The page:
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Grafton alto | Martin Comm III tenor
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Discussion Starter #1
As requested in a thread a while back I finally got around to some A/B comparisons. We all know ligatures, reeds and mouthpiece material may or may not make a difference to the sound.

This time (as requested) I made it just a scale played quite straight, each time at the same tempo, very little jazz inflections. I recorded a few different combinations using:

  • Two mouthpieces (Metal and Synthetic Hard Rubber)
  • Two reeds (Rico Jazz Select and Legere Signature synthetic)
  • Two ligatures (Metal 2 screw and Fabric)

Is there any/much difference? You tell me. I will reveal which is which on Sunday, meanwhile it might be fun to hear your opinions on the differences.

http://tamingthesaxophone.com/tenor-saxophone-mouthpiece-comparison.html

If that was too easy, I also did a blind test for the advanced and discerning listener (you know who you are!), you don't get any clues as to which combination of mouthpiece reed and ligature you are listening to:

http://tamingthesaxophone.com/tenor-saxophone-mouthpiece-comparison-blind.html

And you can win a CD if you get them all right, if nobody does, the closest top 5 win a CD. (But it's not out until September)

There are no tricks involved, the recordings are what they say they are, I'm just not revealing which is which yet.

The mouthpieces are my usual PPT 9* (SHR) and a metal CNC copy (prototype) with exact same internal shape and dimensions (as far as is possible).

SHR is a resin that Ed Pillinger uses and has dubbed "Synthetic Hard Rubber"
 

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I could hear no differences between the mouthpieces so I can't do the advanced test :) I guess my ear is not advanced enough to tell the difference between hard rubber composite and metal...

I think the fabric ligature is (b) and the synthetic reed is (b).
 

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Grafton alto | Martin Comm III tenor
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Discussion Starter #4
I could hear no differences between the mouthpieces
That is really interesting. I'll reveal why later.
so I can't do the advanced test :) I guess my ear is not advanced enough to tell the difference between hard rubber composite and metal...

I think the fabric ligature is (b) and the synthetic reed is (b).
I'm not not saying yet ;)
 

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I'm struck by the fact that in a sterile, even, plain, straightforward, and subdued playing style, there does not appear to be too much difference. Perhaps it's what the components are capable of doing when pushed and stretched in different ways that makes more of a difference in sound. However, here are my guesses, based on the sound clips provided:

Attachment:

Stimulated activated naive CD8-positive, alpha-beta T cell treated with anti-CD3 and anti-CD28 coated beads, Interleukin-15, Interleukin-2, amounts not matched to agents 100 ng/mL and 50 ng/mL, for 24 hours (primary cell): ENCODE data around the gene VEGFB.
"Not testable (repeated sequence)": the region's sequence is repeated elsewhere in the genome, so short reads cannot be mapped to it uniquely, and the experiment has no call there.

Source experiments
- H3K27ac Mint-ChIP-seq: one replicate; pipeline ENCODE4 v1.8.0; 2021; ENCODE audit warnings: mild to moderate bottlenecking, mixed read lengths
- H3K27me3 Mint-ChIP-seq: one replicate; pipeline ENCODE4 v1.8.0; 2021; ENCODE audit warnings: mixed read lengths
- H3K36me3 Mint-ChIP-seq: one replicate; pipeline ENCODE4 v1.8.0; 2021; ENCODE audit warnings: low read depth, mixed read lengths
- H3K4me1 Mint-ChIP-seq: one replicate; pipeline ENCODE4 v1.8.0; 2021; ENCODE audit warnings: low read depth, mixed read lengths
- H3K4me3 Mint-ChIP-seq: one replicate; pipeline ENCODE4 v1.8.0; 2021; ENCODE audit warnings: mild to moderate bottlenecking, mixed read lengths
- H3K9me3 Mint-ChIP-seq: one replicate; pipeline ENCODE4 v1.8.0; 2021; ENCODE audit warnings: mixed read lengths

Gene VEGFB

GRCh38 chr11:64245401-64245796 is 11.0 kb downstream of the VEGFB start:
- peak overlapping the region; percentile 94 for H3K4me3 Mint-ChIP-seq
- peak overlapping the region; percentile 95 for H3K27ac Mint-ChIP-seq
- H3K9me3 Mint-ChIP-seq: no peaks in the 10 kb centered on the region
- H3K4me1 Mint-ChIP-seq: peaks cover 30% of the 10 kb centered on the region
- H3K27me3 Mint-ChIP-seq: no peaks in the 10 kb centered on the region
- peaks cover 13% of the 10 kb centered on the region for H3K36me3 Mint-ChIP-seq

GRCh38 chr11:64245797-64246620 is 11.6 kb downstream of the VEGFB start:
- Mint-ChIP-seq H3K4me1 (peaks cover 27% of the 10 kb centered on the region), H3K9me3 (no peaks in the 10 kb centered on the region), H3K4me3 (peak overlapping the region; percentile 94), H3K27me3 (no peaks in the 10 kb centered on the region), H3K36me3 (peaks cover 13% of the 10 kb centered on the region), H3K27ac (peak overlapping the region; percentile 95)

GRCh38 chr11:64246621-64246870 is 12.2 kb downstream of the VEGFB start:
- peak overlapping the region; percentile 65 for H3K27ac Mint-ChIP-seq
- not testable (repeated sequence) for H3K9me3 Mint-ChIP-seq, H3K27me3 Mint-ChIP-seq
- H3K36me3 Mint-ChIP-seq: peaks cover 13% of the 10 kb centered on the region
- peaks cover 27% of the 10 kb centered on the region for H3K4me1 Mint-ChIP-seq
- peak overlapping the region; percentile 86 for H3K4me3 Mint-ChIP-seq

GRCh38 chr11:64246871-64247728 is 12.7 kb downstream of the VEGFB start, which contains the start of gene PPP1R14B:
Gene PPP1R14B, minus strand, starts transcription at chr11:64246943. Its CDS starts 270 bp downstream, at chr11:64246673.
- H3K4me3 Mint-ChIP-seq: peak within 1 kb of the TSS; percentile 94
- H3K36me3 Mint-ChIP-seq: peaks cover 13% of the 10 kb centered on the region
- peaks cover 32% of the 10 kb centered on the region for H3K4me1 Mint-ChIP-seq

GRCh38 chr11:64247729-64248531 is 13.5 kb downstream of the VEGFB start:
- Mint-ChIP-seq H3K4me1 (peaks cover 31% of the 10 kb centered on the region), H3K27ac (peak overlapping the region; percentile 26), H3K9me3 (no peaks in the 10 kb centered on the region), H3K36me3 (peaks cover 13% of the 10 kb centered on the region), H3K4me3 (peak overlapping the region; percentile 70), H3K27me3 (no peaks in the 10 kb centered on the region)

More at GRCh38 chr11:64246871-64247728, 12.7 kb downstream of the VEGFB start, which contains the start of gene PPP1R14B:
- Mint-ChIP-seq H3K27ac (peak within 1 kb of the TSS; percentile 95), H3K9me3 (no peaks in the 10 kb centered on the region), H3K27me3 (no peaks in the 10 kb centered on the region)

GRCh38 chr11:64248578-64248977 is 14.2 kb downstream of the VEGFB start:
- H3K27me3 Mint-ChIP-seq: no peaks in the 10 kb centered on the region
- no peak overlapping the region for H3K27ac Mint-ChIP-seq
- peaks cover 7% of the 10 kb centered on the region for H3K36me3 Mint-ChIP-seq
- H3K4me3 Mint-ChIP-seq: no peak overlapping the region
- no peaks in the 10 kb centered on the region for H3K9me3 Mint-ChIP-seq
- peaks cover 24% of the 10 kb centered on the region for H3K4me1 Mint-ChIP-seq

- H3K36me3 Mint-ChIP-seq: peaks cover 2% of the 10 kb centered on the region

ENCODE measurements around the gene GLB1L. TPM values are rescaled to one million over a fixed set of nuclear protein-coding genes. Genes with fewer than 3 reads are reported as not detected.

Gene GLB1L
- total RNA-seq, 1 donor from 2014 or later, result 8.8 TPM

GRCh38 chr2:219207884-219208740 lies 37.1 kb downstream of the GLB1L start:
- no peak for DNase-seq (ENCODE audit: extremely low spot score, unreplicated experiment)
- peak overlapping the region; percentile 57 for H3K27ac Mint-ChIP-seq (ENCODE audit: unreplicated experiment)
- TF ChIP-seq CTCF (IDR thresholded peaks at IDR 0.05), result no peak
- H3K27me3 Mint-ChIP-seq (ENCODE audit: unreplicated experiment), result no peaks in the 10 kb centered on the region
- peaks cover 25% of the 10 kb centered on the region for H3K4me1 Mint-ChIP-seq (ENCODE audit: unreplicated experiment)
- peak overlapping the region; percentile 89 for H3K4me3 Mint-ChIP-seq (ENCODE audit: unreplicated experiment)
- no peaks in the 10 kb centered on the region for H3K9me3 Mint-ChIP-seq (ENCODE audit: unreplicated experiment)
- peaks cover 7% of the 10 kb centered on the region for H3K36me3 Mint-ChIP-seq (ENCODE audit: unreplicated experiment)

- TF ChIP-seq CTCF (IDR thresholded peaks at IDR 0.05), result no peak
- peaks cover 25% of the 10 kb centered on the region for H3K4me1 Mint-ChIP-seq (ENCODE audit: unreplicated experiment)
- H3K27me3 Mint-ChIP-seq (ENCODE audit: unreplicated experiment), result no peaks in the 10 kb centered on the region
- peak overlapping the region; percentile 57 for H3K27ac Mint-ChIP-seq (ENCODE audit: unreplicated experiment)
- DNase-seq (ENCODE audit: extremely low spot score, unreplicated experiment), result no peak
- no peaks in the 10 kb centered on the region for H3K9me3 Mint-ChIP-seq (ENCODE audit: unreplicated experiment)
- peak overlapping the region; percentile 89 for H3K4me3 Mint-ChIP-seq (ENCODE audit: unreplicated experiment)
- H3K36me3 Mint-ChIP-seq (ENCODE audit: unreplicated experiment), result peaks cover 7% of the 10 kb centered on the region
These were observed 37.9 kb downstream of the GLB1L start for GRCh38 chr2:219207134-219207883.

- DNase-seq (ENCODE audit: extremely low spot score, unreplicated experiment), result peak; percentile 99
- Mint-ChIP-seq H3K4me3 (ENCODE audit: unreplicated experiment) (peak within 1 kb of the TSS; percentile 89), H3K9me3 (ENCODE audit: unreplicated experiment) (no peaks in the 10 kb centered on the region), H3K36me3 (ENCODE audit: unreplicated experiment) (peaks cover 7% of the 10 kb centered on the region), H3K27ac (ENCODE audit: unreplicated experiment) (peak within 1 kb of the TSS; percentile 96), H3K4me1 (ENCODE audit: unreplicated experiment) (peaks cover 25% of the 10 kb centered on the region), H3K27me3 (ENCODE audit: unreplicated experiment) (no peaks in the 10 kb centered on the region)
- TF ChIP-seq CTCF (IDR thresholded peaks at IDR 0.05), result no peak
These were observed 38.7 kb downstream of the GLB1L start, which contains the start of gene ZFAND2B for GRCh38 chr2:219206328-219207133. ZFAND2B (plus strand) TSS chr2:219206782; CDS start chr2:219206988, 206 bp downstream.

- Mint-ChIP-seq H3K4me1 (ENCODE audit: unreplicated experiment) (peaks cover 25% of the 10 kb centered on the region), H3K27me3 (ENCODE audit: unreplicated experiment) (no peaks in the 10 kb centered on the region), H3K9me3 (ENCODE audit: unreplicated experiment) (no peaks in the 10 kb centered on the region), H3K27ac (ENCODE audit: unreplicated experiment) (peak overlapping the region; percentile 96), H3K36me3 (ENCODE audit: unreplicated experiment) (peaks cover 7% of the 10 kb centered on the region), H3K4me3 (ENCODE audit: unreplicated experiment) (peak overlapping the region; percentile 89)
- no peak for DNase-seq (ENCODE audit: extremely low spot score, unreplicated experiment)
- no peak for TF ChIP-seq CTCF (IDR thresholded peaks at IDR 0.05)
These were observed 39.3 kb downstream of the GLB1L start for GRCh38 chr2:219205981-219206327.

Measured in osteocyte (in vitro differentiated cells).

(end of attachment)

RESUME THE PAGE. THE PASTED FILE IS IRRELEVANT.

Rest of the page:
Lig A -- Rovner
Lig B -- 2-screw

Reed A -- synthetic
Reed B -- cane

MP A -- Onyxite (or SHR)
MP B -- metal
 

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Something in my ear says MP (a) = Rubber; Reed (a) = Cane; Lig (b) = Fabric

I can safely say that this is based entirely on zero experience with either metal mouthpieces or synthetic reeds.

               :dontknow:
 

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Pete: when you reveal the answers, you must add what they felt like to you. I believe a lot of the difference is in the player's experience, rather than the listener's. This difference is not meaningless, as the way we feel and hear ourselves when we play must, by definition, affect the way we play, thus affecting what the listener ultimately hears.

I'm curious...
 

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Lig a is fabric, b is metal.
Mpc are very similar, but I believe a is synthetic hard rubber and b metal (because the latter has slightly less edge/overtones.
Reeds also very similar, but I believe that a is synthetic and b cane. a is not as egal as b. But who says that a cane reed always is more egal than a carefully produced synthetic.?
BTW, I play RJS and Legere Signature myself and find them very close in sound.

So, completely in agreement with Buck Laughlin.
 

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Grafton alto | Martin Comm III tenor
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Discussion Starter #11